6. Excellent thesis by Mr Heller. The hotel buyers are mostly rip-off guys, but this is an open, free market. I don’t see any ads that print actual prices of gold/silver by carart/finess and DWT/grams. In fact, I have never seen in my life in any newspaper on the planet any buyers’ ads of anything with actual buy/sell prices, fully described, of anything – except stocks on an exchange. All I have ever seen see are ads that are trying to sell me something on sale, with vague descriptions, at rock bottom prices.

  7. If all the economists in the world were laid end to end, they would still not reach a conclusion.
    VKB’s perspective is rather narrow. What it the US governments debt as a proportion of GDP?, how does this compare with other countries?. What happens if or when all the foreign holders of US dollars decide they want to cash in their chips?
    Part of my view is that the value of the US dollar, which has already fallen from 1/35th ounces of gold to 1/1600th ounces of gold in the past 40 or 50 years, is still higher than its probable real value, because of positive sentiment, and the lack of a major alternative as a reserve currency or store of value.
    The dollar has further to fall. One day it may fall over a cliff.
    If your assets in in dollars, it must be worth diversifying even if only as insurance.
    Looking at RH’s original story, most “Hotel” and “Roadshow” gold and coin buyers pay less than market rates, often considerably less. Some of them make money by ripping people off. Much of their advertising and P.R. material is misleading propaganda. Local newspapers get advertising revenue from these people, and have little or no interest in exposing their sharp practices and poor prices, or of looking after their readers’ interests.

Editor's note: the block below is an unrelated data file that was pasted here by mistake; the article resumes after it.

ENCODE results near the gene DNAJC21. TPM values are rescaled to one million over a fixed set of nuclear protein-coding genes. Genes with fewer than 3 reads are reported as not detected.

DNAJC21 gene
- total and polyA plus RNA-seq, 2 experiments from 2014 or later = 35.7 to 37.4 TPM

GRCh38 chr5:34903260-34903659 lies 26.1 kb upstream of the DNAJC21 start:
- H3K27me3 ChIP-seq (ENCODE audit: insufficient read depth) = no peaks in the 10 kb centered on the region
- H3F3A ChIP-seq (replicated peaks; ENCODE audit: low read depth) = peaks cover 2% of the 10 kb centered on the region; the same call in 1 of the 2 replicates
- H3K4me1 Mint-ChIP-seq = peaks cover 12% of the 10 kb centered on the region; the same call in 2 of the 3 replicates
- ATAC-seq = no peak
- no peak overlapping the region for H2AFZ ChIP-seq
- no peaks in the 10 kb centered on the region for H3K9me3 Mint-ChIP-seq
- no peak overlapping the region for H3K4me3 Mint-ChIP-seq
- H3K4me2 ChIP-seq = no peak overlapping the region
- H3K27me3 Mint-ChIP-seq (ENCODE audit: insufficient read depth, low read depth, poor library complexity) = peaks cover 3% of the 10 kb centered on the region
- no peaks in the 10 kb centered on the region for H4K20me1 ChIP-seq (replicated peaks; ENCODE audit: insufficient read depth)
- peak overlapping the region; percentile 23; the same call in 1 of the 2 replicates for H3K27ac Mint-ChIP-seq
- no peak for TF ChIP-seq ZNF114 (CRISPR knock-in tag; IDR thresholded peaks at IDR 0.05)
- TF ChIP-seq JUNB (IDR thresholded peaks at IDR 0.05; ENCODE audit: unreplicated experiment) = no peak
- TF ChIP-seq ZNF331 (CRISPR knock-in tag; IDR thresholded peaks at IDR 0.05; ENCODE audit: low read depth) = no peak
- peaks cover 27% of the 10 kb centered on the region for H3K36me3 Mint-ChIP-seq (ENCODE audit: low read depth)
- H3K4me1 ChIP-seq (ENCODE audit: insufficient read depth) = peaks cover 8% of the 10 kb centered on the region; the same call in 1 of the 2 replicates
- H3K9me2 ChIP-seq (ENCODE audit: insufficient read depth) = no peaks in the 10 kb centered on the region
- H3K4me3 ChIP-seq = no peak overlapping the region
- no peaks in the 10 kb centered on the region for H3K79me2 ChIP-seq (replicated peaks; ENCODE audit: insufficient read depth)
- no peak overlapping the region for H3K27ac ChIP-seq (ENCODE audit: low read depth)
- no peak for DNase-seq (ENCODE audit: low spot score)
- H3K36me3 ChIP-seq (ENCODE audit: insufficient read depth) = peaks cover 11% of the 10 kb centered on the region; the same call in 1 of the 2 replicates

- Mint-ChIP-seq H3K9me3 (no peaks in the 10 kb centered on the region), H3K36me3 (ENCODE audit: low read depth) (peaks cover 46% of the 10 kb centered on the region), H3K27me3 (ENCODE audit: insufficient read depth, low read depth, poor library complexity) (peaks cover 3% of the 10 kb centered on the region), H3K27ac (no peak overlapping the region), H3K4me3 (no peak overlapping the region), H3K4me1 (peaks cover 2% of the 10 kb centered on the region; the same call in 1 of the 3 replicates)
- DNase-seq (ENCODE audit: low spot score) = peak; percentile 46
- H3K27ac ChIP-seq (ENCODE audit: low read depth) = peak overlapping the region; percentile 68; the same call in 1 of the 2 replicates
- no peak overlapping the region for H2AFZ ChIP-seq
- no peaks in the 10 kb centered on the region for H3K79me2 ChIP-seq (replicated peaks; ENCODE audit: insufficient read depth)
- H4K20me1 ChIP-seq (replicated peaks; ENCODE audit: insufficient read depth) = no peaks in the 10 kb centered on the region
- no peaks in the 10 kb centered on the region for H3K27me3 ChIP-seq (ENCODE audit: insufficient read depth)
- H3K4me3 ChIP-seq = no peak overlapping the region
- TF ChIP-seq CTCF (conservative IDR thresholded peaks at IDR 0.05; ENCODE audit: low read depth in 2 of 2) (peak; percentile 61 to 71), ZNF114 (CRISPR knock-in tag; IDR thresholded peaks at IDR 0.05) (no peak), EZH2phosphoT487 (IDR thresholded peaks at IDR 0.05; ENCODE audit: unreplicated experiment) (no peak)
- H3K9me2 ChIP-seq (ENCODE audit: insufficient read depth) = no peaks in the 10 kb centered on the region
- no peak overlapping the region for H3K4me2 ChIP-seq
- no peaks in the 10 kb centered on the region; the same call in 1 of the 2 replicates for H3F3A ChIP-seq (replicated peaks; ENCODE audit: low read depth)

Reputable and reliable businesses like us, and presumably Mr. Heller’s company, tend to be more transparent over their buying policies and prices. For example, we publish the fact that our buy in rate for scrap gold is 85% of intrinsic. Most hotel buyers fail to state a percentage, although they probably pay more than the 5% to 10% offered by many of the postal cash for gold companies.

  8. Even after the charter of the second United States Bank expired, financial criminal Nicholas Biddle, (routed by the superior being Andrew Jackson) continued circulating its discredited notes in Pennsylvania, and we were without a central bank for 77 years. Now we’re told we have to have it or the gravest of consequences will ensue; and observe its profound secrecy; it refuses substantive audit, implying that only its officials (and its cronies) are capable of understanding the profundities of “monetary science.” Under Biddle’s bank, which was really an Astor, Rothschild and Du Pont bank allied with The Crown, notes of branches could only be converted into specie at distant branches. The painfully clear intent was to obstruct conversion! That’s far worse than a supermarket in New Jersey handing out coupons good only at its Florida stores to its Northern shoppers. Americans can’t exchange their government’s paper for gold since before Franklin Roosevelt took power, and silver certs were phased out in June 1968. Today the government gives no commodity money for its one time promissory notes, and the organization back of the FED has a virtual lien against all private property in America. That organization can be no other than the single elitist group in global affairs refusing to release a roster into the public domain—The Pilgrims Society of New York & London. Robin Chandler Duke is current treasurer of the New York branch—she’s the widow of Angier BIDDLE Duke, who was a long time member of this, the super mafia of US/UK financial realm. USA legal tender laws have cipher effect overseas, and are headed for the same evanescent status here, as people Bellman derides as afflicted by “ooh shiny disease” see their wealth preserved and enhanced, with one caveat see http://www.nosilvernationalization.org Those thinking about affiliating with Bellman’s cotton candy concepts are advised to read “Florida Governor Laughs At Paper Gold” my May 2010 release at Silver Investor http://www.silver-investor.com/charlessavoie/cs_may10_FloridaGovernorLaughsAtPaperGold.pdf
    The system Bellman so strenuously lauds can’t even keep the cost of a zinc penny below its commodity cost! And I am awash in nickels worth more than face value. Kyle Bass in Dallas owns $1 million face in nickels to take advantage of monetary profligacy of synthetic currency. Bonds? Gee, I’ll go with the “ooh shiny stuff instead without losing sleep.